Markle's friend, Serena Williams, and the Beckhams are expected to be in attendance. The couple have also invited members of the public to be a part of their big day; around 2,600 lucky people will be allowed on the grounds of Windsor Castle.
"It's that desire I think to open up their wedding and not make it feel elitist or restricted," said Nikkhah. "It's been called the people's wedding" And I think that's what they want to reflect."
After the ceremony, the newly married couple will walk down the Chapel's steps as husband and wife and they'll take a carriage ride through the town of Windsor. Security will be very tight -- it's being called a "ring of steel"
"We know that there will be … airport-style bag searches," said Nikkhah. "We know that there are gonna be snipers on the roofs around … the town of Windsor."
Once back on castle grounds, there will be two celebrations. The chapel guests will attend a reception at St. George's Hall hosted by Queen Elizabeth and then later that night, Prince Charles will host a party for 200 guests at nearby Frogmore House.
"How is the decision made? Who gets to go to the super exclusive one?" King asked Seward.
"The super exclusive one is mostly their young friends and the main one is people ... the 'have-tos,'" she replied.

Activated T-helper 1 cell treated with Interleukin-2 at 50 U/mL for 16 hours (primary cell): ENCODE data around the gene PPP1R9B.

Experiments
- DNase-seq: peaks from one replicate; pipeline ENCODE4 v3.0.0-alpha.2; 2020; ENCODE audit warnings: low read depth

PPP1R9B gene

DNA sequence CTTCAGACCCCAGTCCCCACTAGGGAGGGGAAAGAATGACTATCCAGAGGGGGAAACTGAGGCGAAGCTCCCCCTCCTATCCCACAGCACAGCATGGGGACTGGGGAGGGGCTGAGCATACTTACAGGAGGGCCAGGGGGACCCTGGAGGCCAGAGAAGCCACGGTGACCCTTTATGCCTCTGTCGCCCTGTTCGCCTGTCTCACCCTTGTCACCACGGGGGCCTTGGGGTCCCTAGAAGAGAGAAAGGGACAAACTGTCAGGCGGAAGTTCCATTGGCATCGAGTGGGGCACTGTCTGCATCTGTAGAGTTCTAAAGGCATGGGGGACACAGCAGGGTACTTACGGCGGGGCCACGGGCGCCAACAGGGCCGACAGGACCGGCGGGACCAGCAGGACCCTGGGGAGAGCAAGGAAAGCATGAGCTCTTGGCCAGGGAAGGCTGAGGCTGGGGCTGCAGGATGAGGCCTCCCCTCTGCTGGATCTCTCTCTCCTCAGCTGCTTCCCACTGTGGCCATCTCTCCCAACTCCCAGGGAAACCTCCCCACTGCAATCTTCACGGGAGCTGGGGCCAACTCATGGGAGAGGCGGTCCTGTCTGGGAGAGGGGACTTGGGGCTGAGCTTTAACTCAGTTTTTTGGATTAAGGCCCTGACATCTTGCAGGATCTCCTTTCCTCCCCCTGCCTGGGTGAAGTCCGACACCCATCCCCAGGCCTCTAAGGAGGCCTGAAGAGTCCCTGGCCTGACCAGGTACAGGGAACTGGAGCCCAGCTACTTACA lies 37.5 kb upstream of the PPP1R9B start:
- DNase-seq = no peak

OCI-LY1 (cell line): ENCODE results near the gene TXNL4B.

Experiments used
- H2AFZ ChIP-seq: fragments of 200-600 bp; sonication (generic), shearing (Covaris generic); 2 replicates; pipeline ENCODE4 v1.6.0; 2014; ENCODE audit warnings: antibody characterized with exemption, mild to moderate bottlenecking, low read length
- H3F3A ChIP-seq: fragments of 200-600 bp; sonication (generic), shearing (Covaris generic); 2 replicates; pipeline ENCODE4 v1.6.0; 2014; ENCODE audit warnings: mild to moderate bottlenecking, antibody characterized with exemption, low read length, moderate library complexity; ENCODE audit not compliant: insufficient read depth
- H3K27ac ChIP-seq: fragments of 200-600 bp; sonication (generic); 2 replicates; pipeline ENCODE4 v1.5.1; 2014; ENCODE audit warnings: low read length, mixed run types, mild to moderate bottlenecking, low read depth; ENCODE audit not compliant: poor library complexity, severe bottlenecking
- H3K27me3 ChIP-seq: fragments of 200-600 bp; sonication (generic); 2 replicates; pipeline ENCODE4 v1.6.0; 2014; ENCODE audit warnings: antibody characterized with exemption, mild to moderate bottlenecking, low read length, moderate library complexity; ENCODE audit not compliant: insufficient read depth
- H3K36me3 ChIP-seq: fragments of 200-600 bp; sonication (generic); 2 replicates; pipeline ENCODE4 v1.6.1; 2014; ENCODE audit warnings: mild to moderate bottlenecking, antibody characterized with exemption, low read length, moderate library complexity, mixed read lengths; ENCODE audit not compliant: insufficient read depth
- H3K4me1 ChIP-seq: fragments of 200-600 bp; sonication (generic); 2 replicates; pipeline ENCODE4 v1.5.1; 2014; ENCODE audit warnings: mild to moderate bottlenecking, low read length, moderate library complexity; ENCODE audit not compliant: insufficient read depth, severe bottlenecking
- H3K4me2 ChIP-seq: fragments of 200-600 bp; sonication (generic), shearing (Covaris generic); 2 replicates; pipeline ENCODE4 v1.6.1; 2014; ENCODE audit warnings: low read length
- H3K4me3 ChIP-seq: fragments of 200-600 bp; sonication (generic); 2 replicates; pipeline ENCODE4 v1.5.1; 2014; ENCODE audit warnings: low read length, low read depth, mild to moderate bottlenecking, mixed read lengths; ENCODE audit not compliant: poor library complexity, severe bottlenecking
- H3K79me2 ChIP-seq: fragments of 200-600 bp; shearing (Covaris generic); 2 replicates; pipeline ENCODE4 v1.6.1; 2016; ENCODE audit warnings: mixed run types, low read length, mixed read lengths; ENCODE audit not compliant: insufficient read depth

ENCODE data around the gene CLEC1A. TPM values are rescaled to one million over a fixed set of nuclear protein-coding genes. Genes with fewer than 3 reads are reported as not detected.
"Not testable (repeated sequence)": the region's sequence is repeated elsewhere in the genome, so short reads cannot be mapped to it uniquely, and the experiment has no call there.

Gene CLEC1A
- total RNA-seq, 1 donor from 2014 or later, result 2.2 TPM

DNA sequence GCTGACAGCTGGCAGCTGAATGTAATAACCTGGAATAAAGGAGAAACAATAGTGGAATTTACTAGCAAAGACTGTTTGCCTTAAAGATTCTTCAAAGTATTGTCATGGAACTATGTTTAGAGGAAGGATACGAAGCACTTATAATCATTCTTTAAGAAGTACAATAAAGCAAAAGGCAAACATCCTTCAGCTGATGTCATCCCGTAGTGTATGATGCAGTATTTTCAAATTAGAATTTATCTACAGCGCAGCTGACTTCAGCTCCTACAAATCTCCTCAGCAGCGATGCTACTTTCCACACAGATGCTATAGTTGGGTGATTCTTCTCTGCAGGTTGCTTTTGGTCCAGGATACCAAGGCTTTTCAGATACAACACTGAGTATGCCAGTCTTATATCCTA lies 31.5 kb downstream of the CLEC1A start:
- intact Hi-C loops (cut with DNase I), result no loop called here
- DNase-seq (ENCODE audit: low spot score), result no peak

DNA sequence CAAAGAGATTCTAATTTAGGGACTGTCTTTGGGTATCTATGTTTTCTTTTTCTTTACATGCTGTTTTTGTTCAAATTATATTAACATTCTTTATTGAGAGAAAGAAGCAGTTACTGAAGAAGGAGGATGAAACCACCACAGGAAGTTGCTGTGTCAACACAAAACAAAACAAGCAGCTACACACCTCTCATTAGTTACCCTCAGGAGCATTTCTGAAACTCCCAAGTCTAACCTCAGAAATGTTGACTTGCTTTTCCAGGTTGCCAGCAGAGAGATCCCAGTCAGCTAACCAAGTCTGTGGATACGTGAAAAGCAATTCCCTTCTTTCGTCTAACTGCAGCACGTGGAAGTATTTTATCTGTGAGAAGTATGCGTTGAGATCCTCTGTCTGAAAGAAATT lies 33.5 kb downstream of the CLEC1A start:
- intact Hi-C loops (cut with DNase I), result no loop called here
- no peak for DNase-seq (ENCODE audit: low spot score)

"The 'have- tos?" King laughed.
"The 'have-tos' and … the 'olds.'"
It is believed that the queen will gift Prince Harry and Meghan with the titles "Duke and Duchess of Sussex" and they will begin their life as a royal couple with all its royal duties.
Their passions for mental health and women's equality issues will likely continue to be a focus of their future work.
"Heads Together … there's still a lot of work left to do," said Harry said the Royal Foundation Forum, an event highlighting the work of the foundation set up by the two princes in 2011 to support their charities of choice.
"There is no better time than to really continue to shine a light on women feeling empowered," Markle said at the event.
"She's not going to become a surrendered silent Princess once she marries," said Nikkhah.
Yet some worry that Markle may not fully realize the burden that comes with being a royal.
Asked if Markle is giving up a lot, Seward told King, "I think Meghan Markle is giving up more than she has any idea that she's giving up. Basically her freedom."
"There may-- people may fantasize about being a princess, but the reality of it is not actually much fun. Not today. You know, they live in a goldfish bowl," said royal biographer Penny Junor. "They are scrutinized by the media. And their lives are simply not their own anymore."
"It's not easy for anybody. But I know at the end of the day, she chooses me and I choose her, and therefore whatever we have to tackle together or individually, it will always be us together as a team," Harry told the BBC.
"That's so nicely said, isn't it?" said Markle.
"I don't know, but she's capable of anything," said Harry.
"I like to think that true love wins," King remarked to Seward.
"I think true love will win."